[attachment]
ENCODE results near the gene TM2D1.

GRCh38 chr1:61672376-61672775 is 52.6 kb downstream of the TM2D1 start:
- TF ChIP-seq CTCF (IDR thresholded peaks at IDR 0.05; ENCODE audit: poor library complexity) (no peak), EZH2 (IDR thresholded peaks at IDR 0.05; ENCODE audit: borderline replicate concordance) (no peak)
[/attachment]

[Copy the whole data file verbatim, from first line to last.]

ENCODE results near the gene TM2D1.

GRCh38 chr1:61672376-61672775 is 52.6 kb downstream of the TM2D1 start:
- TF ChIP-seq CTCF (IDR thresholded peaks at IDR 0.05; ENCODE audit: poor library complexity) (no peak), EZH2 (IDR thresholded peaks at IDR 0.05; ENCODE audit: borderline replicate concordance) (no peak)